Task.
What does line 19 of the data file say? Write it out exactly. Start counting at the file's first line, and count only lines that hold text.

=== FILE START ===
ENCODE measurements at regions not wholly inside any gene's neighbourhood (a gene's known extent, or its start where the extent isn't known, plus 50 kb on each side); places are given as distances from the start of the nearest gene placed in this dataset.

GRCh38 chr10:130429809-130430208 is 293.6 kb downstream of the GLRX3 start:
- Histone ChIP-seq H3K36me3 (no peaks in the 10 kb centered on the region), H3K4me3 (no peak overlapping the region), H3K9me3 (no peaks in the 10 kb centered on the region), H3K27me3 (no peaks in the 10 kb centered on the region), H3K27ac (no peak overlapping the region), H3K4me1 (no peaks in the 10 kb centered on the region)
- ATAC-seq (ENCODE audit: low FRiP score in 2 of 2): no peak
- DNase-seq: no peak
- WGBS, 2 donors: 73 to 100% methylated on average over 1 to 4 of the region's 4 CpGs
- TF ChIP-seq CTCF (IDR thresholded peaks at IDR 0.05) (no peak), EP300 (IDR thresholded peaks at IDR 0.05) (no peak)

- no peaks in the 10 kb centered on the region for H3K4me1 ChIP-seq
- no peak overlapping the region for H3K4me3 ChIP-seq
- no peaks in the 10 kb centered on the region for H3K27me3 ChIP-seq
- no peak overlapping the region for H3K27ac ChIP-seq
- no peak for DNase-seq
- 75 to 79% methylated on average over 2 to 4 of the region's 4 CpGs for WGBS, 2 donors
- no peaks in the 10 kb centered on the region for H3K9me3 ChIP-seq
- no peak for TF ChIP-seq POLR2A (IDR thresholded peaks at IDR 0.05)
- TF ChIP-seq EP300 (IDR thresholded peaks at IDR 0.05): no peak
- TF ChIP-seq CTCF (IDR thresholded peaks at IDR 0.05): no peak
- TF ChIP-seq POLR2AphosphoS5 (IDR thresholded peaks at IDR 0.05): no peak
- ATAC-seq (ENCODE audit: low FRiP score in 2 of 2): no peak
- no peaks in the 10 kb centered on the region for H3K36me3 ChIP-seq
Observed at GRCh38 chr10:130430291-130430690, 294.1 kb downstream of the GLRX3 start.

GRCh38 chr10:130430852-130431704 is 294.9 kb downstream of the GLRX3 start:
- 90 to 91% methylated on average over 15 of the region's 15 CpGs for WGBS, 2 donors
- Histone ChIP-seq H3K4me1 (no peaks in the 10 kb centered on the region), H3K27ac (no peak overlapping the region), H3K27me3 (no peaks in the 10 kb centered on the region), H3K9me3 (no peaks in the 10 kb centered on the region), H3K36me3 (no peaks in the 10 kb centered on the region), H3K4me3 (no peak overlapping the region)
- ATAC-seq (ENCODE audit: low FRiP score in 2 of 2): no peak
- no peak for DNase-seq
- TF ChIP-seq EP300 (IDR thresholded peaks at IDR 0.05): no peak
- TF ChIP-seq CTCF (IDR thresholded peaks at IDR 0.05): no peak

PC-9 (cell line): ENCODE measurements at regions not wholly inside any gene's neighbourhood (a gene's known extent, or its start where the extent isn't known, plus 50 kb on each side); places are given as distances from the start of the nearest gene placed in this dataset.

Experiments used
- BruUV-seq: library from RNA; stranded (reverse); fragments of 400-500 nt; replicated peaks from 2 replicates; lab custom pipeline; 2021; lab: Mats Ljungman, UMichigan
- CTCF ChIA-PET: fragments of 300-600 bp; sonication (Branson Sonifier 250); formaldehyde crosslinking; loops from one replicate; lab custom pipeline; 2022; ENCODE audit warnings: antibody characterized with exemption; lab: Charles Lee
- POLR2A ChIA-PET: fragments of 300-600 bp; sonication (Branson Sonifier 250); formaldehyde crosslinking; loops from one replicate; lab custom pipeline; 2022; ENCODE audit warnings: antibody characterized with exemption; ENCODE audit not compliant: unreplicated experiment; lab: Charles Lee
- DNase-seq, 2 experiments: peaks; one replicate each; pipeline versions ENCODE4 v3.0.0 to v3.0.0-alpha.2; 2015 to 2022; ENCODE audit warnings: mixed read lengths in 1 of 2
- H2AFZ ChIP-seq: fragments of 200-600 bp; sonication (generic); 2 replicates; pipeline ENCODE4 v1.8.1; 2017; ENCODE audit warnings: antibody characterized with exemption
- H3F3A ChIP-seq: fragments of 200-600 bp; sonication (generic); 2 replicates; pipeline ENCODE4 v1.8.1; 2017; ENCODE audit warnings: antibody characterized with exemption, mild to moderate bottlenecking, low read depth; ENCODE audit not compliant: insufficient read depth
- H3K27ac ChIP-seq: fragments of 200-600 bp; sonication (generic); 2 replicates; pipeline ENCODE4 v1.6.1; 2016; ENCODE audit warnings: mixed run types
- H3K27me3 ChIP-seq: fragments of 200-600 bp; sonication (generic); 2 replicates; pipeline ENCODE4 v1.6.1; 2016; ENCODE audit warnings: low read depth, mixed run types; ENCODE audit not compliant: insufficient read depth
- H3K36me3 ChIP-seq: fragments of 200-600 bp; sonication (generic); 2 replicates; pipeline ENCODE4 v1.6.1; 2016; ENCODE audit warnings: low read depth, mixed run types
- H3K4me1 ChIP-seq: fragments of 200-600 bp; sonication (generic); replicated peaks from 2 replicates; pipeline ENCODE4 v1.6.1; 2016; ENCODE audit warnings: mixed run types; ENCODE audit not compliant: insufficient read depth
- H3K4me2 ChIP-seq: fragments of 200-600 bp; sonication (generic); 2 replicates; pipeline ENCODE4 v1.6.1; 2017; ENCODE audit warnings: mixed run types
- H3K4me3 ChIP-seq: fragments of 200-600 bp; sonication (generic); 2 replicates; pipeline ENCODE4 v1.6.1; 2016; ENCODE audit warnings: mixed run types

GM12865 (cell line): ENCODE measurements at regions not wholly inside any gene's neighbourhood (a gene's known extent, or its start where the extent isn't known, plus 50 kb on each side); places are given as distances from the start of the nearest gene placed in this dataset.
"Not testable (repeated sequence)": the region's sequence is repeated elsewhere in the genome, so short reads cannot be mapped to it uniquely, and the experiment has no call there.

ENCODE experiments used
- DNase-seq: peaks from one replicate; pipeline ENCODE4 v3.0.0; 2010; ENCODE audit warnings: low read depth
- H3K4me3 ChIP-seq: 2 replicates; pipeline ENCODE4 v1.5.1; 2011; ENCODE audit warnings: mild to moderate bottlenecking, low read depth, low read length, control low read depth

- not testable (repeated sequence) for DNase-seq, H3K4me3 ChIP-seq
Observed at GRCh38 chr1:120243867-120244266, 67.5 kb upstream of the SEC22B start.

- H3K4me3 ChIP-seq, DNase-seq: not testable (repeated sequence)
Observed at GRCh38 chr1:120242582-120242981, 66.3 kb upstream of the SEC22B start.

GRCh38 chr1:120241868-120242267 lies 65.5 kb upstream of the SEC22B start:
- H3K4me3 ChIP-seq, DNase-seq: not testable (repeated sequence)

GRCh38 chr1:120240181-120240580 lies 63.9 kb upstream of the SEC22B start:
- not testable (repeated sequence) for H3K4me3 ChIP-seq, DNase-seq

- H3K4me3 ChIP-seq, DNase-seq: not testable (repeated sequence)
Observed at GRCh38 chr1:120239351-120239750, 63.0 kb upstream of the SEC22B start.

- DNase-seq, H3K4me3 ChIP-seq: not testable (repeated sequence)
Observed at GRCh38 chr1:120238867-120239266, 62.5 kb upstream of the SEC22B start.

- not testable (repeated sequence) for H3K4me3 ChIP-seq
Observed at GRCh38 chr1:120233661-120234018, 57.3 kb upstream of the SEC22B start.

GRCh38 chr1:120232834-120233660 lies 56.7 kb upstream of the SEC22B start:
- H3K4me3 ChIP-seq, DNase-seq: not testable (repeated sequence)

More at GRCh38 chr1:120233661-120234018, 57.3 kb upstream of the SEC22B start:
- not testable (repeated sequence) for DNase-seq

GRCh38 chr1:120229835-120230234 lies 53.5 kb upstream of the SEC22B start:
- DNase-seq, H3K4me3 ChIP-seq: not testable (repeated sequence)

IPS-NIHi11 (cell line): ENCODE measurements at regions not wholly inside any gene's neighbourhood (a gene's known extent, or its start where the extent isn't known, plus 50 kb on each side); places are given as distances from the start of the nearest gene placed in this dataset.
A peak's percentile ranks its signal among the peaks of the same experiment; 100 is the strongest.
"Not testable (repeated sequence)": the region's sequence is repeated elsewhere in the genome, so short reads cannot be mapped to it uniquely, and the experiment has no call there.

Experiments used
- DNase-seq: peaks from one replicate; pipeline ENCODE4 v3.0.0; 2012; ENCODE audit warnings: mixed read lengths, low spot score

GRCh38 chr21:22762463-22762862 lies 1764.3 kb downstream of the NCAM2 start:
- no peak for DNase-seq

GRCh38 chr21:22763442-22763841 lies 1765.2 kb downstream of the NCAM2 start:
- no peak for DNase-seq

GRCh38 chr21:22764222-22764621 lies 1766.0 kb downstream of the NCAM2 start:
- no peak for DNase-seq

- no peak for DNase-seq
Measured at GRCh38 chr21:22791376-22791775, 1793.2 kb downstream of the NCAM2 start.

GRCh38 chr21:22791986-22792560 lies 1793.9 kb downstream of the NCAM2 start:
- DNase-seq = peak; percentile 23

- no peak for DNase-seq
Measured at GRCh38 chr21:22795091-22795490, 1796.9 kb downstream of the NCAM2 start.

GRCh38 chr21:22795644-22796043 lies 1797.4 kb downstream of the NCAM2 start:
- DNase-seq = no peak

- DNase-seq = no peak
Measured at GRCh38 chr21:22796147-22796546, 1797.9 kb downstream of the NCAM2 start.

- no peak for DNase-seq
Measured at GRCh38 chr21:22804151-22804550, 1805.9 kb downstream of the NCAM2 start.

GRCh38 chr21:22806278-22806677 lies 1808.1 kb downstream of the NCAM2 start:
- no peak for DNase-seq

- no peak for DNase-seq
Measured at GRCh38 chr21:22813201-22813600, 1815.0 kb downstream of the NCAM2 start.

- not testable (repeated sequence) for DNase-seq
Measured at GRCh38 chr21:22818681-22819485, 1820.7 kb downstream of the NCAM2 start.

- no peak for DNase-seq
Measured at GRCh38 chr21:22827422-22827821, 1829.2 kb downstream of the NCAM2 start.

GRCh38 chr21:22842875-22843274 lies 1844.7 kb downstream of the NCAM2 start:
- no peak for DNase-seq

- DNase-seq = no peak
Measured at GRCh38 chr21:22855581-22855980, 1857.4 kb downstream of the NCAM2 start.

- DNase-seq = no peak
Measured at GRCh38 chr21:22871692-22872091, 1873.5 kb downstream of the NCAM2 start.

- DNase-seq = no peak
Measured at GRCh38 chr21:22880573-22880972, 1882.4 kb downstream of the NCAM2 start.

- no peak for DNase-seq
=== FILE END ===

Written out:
- ATAC-seq (ENCODE audit: low FRiP score in 2 of 2): no peak